How to upgrade a gas-fired furnace

In a bid to lower their carbon footprint, some American households have opted to switch to electric furnaces instead of gas.

A new report from the Center for Science in the Public Interest says that while electric furnace technology is gaining ground, a number of other advanced technologies are still at the drawing board.

The report, titled The Future of Appliance Technology: How to Improve Efficiency in the Energy Industry, is based on research conducted by the Center’s Energy Efficiency & Energy Research Program.

“The report shows that electric furnace technology has a long way to go, and it’s important to consider it in light of climate change, air quality, water pollution and other environmental issues,” said Brian L. Clements, executive director of the Center.

According to the report, electric furnishers can be as much as 5% more efficient than gas furnaces in terms of cooling performance.

In addition, electric furnace-style appliances have the ability to deliver up to 15% more energy output per watt, compared to gas furnishes, the report said.

As with many technologies, it can be challenging to find the right combination of technologies to meet your energy needs.

The report says the right balance of technologies can be a challenge, particularly in the early stages of the transition to electric furnace.

It also found that some technologies are so advanced that the energy efficiency of an electric furnace is dependent on the design, performance, installation and installation efficiency.

With that in mind, consumers should consider their choices carefully.

Many new electric furnishing models have been designed to be less energy efficient than conventional gas furnishers, which are usually more expensive.

However, the Center recommends that customers who are considering buying a new electric furnace make sure to consider the following factors: The furnace is being installed by a certified installer, meaning the manufacturer certifies the furnace’s design and performance.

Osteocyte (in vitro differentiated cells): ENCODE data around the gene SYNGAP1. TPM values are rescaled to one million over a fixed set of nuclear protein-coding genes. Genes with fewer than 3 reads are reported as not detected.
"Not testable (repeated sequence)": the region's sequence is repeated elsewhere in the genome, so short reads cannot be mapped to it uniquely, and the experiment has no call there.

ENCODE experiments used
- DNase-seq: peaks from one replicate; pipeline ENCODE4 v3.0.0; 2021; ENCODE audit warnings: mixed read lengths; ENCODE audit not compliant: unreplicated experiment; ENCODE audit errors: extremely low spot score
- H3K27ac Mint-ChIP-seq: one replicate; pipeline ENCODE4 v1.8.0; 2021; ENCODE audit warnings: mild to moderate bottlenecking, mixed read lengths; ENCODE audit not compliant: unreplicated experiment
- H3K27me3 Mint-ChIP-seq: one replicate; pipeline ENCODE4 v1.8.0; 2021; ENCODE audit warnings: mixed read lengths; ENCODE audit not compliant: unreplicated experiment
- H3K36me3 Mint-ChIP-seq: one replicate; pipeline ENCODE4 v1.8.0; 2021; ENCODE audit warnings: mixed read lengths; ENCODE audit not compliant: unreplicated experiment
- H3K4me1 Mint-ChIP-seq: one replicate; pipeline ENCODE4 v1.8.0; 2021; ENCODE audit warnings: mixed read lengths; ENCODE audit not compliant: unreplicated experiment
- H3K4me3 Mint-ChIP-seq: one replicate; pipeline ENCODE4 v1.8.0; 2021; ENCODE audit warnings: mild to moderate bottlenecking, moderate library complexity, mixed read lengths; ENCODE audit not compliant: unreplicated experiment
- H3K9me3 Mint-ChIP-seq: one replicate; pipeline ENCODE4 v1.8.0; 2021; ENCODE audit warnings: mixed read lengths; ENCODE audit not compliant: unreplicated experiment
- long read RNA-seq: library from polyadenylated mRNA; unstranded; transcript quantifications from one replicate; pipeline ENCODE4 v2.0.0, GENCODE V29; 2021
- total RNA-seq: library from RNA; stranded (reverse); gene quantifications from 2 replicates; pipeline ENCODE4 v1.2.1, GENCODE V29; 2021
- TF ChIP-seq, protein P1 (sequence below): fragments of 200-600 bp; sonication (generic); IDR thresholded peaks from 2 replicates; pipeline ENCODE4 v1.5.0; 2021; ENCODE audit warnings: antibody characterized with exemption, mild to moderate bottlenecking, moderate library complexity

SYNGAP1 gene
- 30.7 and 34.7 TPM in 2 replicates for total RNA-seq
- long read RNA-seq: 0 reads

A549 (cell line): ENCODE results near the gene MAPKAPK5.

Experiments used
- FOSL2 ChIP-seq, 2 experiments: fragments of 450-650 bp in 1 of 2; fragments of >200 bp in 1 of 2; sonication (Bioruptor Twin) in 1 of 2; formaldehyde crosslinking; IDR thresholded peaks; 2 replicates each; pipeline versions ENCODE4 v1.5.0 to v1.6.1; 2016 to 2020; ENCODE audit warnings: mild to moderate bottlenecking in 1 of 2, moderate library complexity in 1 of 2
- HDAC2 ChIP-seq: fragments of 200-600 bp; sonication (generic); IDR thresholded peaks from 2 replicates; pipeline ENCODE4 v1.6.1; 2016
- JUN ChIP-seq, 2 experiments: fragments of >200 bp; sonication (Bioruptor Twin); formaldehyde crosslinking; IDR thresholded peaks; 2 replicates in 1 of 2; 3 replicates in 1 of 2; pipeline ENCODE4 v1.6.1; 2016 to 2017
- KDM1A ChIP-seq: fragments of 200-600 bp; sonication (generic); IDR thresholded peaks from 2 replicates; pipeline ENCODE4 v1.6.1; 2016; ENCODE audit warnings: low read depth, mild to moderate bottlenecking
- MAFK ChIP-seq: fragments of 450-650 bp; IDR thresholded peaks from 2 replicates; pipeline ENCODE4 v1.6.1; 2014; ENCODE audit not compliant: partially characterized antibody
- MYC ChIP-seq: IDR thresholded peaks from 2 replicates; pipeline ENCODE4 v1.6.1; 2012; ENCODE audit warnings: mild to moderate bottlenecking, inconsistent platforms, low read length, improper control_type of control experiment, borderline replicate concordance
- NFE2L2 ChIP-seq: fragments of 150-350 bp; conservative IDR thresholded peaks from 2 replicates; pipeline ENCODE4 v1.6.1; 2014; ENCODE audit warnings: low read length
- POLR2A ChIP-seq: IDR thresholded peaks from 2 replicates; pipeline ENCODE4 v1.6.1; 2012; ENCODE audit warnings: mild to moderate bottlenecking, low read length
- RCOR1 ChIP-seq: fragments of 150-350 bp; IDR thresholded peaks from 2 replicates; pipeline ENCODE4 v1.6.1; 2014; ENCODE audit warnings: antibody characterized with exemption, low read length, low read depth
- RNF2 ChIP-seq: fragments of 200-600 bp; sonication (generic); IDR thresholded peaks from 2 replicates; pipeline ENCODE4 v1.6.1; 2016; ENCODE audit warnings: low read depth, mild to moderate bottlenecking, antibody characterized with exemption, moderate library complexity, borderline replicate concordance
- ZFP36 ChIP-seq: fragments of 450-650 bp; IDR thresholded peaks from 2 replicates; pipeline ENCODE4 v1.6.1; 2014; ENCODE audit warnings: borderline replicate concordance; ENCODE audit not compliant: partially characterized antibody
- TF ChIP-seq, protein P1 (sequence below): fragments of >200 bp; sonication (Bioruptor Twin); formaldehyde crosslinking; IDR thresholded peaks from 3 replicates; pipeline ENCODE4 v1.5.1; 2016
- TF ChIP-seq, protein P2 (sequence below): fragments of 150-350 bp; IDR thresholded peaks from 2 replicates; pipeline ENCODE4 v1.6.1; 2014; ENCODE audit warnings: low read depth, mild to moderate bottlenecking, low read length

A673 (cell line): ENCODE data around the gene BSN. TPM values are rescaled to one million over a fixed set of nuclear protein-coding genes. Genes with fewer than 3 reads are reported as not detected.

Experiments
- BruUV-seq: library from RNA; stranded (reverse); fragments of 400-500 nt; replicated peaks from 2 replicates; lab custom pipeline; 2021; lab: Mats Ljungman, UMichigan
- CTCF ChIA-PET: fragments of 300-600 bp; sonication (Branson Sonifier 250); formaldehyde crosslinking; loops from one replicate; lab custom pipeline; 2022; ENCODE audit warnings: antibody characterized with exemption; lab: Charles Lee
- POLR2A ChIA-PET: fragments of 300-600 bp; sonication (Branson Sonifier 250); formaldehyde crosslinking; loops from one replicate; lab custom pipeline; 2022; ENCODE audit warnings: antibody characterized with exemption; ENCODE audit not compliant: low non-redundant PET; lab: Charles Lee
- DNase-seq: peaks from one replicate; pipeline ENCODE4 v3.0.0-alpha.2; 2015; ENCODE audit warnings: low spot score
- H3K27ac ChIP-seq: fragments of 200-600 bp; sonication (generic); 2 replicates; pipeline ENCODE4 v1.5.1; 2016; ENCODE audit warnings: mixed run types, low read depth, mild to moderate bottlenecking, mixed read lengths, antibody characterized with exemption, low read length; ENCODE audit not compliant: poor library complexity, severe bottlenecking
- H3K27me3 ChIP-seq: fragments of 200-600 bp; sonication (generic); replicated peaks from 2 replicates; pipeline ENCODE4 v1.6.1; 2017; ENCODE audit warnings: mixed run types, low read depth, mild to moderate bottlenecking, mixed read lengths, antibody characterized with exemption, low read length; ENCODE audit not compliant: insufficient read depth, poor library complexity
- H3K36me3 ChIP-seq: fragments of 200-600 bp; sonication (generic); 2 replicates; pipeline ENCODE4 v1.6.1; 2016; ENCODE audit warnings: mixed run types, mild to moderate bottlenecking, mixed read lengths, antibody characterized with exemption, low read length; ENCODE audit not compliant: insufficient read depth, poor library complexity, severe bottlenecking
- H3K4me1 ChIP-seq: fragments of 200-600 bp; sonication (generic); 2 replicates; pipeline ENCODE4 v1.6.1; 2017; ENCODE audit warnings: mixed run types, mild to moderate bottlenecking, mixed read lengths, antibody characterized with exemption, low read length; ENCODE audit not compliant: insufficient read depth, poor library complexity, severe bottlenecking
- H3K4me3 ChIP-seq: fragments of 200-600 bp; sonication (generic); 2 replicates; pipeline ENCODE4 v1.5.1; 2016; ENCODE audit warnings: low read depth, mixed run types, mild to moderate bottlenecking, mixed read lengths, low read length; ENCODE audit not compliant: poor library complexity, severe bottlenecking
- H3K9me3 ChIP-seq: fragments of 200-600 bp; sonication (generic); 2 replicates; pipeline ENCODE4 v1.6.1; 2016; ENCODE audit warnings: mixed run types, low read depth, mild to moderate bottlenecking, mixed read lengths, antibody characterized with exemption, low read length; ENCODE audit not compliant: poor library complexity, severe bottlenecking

The installer should have at least a bachelor’s degree in electrical engineering or another related field.

The furnace should have been approved by the U.S. Environmental Protection Agency.

The installation should not require significant renovations, and the furnace should not be in the home where it will pose a health hazard.

The manufacturer should provide a complete installation guide.

If the installer does not meet the above criteria, customers should contact the manufacturer.

Clements said the report’s findings also indicate that electric furnace owners can choose to purchase a second, “alternative” furnace, which has higher efficiency than the one installed by the original manufacturer.

“When we look at alternatives, they’re actually quite comparable in performance to gas, so consumers can choose whichever furnace they think is the best for them,” Clements said.

“We can look at this as a cost-saving measure, or an energy-saving strategy, but I think it’s really important to keep the discussion about the best option.”

The Center says it will be releasing a follow-up report in the fall detailing the next steps on the path toward achieving its goal of eliminating carbon emissions by 2050.

This story is being updated throughout the day to reflect information from the report.